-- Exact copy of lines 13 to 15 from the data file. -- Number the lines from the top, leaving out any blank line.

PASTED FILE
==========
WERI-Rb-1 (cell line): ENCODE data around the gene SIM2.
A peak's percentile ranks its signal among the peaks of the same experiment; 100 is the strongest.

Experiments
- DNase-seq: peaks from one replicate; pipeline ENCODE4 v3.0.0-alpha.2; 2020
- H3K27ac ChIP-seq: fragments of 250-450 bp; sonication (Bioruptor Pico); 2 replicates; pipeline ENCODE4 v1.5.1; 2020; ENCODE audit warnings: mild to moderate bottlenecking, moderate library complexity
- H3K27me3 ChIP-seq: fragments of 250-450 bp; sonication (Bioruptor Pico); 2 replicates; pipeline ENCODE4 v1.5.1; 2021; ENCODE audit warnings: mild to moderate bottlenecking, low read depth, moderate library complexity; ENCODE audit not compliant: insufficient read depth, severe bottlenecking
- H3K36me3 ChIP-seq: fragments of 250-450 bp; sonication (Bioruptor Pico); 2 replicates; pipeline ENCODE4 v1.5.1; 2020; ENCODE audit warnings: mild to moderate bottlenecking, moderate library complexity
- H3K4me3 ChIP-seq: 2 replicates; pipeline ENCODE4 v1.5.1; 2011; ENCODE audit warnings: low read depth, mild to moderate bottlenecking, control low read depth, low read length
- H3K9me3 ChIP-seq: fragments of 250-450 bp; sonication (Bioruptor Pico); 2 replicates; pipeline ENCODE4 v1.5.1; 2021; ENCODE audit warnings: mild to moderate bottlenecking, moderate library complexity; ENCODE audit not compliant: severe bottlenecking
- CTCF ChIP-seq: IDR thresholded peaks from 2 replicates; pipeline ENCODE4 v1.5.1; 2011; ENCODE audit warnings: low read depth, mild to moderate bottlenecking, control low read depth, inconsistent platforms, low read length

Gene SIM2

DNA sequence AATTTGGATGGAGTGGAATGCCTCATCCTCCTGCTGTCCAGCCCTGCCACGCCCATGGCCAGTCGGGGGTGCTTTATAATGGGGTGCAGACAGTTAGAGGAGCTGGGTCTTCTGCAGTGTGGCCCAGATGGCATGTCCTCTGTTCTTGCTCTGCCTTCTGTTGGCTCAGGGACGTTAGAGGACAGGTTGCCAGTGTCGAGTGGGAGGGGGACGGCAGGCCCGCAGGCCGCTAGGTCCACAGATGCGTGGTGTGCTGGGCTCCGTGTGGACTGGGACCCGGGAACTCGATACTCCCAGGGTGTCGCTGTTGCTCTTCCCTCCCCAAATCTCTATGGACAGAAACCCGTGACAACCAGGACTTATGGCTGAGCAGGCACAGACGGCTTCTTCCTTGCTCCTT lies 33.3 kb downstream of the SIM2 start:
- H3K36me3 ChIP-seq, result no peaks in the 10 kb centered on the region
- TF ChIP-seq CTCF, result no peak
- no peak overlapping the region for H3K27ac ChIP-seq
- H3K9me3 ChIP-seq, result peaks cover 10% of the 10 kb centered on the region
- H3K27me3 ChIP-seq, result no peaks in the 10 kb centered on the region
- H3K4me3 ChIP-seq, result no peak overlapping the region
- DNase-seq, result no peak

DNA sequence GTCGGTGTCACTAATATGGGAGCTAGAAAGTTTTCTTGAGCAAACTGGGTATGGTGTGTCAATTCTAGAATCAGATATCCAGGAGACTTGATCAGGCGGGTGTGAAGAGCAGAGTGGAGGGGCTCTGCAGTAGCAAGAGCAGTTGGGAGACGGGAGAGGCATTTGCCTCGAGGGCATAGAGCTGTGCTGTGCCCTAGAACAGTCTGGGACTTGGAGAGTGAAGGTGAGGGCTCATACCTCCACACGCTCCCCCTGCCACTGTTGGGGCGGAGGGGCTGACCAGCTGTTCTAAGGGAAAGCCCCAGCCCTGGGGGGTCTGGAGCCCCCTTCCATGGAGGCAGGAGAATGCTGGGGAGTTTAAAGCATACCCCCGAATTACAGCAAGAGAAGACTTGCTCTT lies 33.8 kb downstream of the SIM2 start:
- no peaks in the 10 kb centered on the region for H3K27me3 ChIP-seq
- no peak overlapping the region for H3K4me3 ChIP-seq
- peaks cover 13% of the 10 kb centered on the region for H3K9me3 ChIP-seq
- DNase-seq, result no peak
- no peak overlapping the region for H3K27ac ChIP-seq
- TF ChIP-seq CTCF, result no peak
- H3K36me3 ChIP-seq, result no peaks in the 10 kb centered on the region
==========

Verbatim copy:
- H3K36me3 ChIP-seq, result no peaks in the 10 kb centered on the region
- TF ChIP-seq CTCF, result no peak
- no peak overlapping the region for H3K27ac ChIP-seq